Source
Scand J Infect Dis. 2006;38(10):838-44
Date
2006
Language
English
Publication Type
Article
Keywords
Adolescent
Adult
Aged
Aged, 80 and over
Anti-Bacterial Agents - therapeutic use
Child
Child, Preschool
Drug Utilization
Female
Follow-Up Studies
Humans
Infant
Infant, Newborn
Male
Middle Aged
Penicillin resistance
Physician's Practice Patterns
Pneumococcal Infections - drug therapy - epidemiology - microbiology
Practice Guidelines
Streptococcus pneumoniae - drug effects
Sweden - epidemiology
Abstract
Changes in the proportion of penicillin-non-susceptible Streptococcus pneumoniae (PNSP) isolates during an intervention programme were evaluated by phenotypic analysis of all initial isolates with penicillin MIC > or =0.5 microg/ml (n=1248) collected 1995-2004. During the study period, the proportion of such isolates was fairly constant (12-19%), and there was no statistically significant variation in the proportion of total PNSP cases (MIC > or =0.12 microg/ml) or PNSP with MIC > or =0.5 microg/ml, with the exception of an increase in 2004. Analysis restricted to clinical cases revealed no statistically significant changes. 23 different serogroups were found, and serogroup 9 isolates accounted for almost half of the PNSP cases. Only minor changes in phenotypic characteristics occurred in the other serogroups, which indicates that the increase in PNSP in 2004 was not due to import of a new resistant clone. Antibiotic consumption is considered to be an important risk factor for penicillin resistance in S. pneumoniae. After initiation of the intervention programme in Malmö, overall prescribing of antibiotics decreased 28%, and the reduction was even greater among children (52%). In conclusion, the proportion of PNSP isolates in Malmö has remained stable, despite the intervention programme and decreased consumption of antibiotics.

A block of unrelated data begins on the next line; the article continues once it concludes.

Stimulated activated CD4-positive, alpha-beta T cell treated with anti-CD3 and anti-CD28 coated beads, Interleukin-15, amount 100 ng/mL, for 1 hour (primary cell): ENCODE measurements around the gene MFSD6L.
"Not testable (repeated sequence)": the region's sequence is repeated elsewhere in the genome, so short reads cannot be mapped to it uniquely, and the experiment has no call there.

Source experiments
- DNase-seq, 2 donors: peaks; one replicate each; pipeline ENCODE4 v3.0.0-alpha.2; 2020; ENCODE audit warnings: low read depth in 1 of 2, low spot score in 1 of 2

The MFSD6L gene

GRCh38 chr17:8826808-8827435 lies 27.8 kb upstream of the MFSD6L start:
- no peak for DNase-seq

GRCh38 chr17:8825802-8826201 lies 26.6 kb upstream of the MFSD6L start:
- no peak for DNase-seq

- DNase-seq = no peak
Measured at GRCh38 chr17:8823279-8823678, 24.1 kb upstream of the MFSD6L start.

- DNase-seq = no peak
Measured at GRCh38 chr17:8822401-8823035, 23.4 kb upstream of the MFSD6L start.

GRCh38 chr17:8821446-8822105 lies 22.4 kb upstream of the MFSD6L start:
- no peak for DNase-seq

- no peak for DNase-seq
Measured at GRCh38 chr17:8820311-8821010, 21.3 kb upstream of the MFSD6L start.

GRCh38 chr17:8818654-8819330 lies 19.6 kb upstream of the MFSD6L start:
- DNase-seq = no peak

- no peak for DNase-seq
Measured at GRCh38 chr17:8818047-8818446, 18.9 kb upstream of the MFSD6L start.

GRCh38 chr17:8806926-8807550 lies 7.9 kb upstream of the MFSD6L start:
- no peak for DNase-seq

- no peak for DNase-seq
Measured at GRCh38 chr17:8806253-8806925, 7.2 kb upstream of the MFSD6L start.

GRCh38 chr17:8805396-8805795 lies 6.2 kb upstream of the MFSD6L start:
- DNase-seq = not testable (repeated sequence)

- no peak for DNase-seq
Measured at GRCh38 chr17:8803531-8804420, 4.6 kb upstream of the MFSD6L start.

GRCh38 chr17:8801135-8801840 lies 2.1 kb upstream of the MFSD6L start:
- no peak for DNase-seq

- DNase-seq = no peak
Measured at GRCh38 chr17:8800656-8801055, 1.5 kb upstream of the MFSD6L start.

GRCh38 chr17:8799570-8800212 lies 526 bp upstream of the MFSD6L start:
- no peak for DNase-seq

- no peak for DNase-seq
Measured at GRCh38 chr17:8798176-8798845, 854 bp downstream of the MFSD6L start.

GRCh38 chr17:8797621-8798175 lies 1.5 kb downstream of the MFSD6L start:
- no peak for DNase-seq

PubMed ID
17008226 View in PubMed
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A 12-year comparison of common therapeutic interventions in the burn unit.

https://arctichealth.org/en/permalink/ahliterature153001
Source
J Burn Care Res. 2009 Mar-Apr;30(2):281-7
Publication Type
Article
Author
Christopher Whitehead
Michael Serghiou
Author Affiliation
Department of Rehabilitation Services, Shriners Hospitals for Children, Galveston, Texas, USA.
Source
J Burn Care Res. 2009 Mar-Apr;30(2):281-7
Language
English
Publication Type
Article
Keywords
Burn Units - statistics & numerical data
Burns - rehabilitation
Canada
Disability Evaluation
Humans
Physical Therapy Modalities
Posture
Practice Guidelines as Topic
Questionnaires
Range of Motion, Articular
Skin Transplantation
Splints
United States
Abstract
Although most occupational and physical therapists in an acute burn care setting use similar therapy practices, the time frames at which these therapeutic interventions are carried out vary according to the burn centers' practices. The purpose of this survey was to investigate current trends in burn rehabilitation and compare the results with a similar survey performed in 1994. The survey was designed in a similar fashion to the 1994 survey to ascertain common trends in burn rehabilitation. The survey was sent to 100 randomly selected burn care facilities throughout the United States and Canada. Content included rehabilitation interventions, including evaluation, positioning, splinting, active range of motion, passive range of motion, ambulation, as well as the cross-training of therapists. Significant increases in the percentages of burn centers initiating common therapy practices were found. Positioning (41% increase), active range of motion (48% increase), passive range of motion (52% increase), and ambulation (29% increase) were all found to have increases in the number of burn centers employing these practices in the same time frame. Overall comparison from 1994 to 2006 shows that common therapy techniques are being initiated earlier in the patient's acute burn stay. These results are consistent with recent medical trends of earlier acute discharges and more focus on outpatient rehabilitation.